Physician owners at Columbia Surgical Specialists paid hackers more than $14,000 to regain access to patient data in January, according to a notice the medical practice posted Thursday.
Spokane, Wash.-based Columbia Surgical Specialists said it learned of the ransomware attack Jan. 9, a few hours before several patients were scheduled for surgery. Ransomware is a type of malicious software that encrypts a victim's computer files, which hackers offer to decrypt in exchange for a ransom payment.
The encrypted files and systems at Columbia Surgical Specialists included protected health information such as patient names and Social Security numbers.
"They made it clear we would not have access to patient information until we paid a fee," the notice said of the hackers. "We quickly determined that the health and well-being of our patients was the number one concern, and when we made the payment they gave us the decryption key so we could immediately proceed unlocking the data."
Columbia Surgical Specialists said the ransom was paid by the practice's physician owners and will not be passed on to patients.
Cybersecurity experts, including the Federal Bureau of Investigation, have traditionally discouraged organizations from paying ransoms, arguing that complying with these demands incentivizes cybercriminals. In some cases, hackers have refused to provide an organization with a decryption key, even after receiving a ransom payment.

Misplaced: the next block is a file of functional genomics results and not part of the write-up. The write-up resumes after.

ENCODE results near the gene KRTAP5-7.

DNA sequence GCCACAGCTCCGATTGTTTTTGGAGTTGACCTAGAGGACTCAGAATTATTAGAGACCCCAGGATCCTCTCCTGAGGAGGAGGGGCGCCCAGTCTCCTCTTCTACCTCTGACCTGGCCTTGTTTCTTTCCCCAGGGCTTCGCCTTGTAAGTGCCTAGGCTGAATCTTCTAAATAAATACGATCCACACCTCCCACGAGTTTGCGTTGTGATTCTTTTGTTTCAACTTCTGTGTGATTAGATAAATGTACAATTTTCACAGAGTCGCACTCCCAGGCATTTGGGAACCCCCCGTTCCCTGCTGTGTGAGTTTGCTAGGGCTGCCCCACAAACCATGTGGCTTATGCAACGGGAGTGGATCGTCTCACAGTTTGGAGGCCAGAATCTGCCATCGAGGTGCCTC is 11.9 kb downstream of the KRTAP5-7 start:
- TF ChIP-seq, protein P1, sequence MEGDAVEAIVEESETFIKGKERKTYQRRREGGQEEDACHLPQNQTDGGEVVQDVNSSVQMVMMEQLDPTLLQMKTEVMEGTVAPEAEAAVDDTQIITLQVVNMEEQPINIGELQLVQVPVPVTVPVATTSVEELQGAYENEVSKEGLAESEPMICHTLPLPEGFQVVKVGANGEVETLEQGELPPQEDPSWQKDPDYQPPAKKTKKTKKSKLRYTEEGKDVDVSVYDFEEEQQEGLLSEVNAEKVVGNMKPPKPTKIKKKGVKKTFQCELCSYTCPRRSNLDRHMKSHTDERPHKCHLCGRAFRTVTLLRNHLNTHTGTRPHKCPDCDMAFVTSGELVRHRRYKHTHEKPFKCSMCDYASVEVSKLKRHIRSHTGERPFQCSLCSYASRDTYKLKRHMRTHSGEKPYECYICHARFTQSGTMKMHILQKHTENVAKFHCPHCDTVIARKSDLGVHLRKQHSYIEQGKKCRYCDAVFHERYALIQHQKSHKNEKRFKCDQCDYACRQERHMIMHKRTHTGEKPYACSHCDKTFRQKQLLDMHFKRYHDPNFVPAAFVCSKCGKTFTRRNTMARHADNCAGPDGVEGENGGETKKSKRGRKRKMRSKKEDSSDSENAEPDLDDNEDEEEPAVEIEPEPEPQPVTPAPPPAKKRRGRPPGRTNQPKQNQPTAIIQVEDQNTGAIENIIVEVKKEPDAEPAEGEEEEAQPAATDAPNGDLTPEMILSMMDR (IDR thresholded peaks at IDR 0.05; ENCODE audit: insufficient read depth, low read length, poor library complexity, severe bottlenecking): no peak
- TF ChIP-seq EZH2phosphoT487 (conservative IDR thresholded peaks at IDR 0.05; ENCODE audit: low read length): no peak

Columbia Surgical Specialists reported up to 400,000 patients were affected in the incident to the HHS' Office for Civil Rights, which maintains the government's database of healthcare data breaches, Feb. 18. The practice said an external forensic review has since determined that the "actual number of potentially affected patients is substantially smaller."
The practice's IT security provider, Intrinium, said that although data on up to 400,000 patients was encrypted, it is unlikely the hackers obtained any protected health information. However, Columbia Surgical Specialists said it still plans to notify all patients whose data was encrypted in the ransomware attack.
"It is the company's belief based on available information that certain files were simply corrupted with unauthorized encryption measures to prevent the company's temporary use or access of that data," the practice's notice reads. "We believe the information was locked, but not obtained, by the perpetrators."
The ransomware attack at Columbia Surgical Specialists represents the second largest incident posted to the OCR's breach portal so far in 2019. UW Medicine in Seattle reported the largest breach yet this year on Feb. 20, disclosing a website vulnerability that affected the protected health information of an estimated 974,000 patients.